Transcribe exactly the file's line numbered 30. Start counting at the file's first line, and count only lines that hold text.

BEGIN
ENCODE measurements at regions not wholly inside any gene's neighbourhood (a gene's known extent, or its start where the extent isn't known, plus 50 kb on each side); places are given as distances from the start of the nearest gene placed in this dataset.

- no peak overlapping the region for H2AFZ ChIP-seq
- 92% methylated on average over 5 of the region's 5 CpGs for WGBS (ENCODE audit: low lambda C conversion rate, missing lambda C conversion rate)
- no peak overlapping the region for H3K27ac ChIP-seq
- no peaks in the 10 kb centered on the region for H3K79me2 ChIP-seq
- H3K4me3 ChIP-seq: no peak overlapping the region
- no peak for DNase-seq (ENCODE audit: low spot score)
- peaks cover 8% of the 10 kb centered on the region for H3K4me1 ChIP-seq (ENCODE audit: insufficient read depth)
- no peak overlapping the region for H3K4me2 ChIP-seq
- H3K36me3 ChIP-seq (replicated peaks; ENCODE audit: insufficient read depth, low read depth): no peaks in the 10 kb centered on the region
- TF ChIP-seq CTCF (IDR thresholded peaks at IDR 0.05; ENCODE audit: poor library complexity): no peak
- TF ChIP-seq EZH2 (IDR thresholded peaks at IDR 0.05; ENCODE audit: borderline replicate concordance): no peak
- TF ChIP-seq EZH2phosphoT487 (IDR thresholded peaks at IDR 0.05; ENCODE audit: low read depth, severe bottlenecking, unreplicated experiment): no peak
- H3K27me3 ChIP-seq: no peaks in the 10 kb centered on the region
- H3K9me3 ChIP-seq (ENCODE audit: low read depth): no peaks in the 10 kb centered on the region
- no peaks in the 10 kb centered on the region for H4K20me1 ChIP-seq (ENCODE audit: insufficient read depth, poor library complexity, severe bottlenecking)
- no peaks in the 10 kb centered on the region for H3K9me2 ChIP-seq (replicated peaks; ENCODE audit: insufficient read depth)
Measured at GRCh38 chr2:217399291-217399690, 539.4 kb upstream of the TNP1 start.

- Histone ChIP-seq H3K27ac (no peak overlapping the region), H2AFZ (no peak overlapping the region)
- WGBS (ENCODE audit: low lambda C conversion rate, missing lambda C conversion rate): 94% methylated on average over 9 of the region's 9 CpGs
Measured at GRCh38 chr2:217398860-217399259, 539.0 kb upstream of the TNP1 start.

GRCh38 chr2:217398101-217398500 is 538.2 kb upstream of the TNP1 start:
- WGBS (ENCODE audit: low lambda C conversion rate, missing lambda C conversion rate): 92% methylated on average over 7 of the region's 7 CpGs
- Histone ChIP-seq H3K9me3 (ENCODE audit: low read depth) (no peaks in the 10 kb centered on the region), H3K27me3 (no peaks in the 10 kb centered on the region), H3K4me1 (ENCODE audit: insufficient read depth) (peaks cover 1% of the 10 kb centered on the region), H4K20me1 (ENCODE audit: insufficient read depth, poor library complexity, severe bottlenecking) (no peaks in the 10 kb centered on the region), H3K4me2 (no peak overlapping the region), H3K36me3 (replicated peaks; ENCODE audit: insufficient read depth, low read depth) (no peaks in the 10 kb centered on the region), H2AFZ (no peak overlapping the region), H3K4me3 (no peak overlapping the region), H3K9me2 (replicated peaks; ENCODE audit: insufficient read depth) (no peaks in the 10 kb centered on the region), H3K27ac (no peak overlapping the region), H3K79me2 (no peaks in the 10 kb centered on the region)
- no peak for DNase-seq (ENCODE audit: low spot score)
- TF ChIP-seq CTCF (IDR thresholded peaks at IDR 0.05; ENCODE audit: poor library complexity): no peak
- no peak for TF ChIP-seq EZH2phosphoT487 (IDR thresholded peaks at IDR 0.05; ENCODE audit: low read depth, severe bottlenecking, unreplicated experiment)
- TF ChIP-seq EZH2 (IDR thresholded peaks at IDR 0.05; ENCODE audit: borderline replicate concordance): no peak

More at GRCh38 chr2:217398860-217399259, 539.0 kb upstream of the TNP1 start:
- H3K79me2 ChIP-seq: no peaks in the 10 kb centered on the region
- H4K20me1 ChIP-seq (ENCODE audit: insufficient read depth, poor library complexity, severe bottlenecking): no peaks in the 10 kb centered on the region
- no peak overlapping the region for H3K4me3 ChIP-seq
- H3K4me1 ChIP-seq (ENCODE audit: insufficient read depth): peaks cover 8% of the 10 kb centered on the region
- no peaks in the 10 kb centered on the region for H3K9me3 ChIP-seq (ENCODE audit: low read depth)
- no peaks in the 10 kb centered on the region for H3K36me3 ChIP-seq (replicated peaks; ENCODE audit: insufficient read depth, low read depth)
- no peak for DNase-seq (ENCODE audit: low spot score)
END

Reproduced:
- H3K79me2 ChIP-seq: no peaks in the 10 kb centered on the region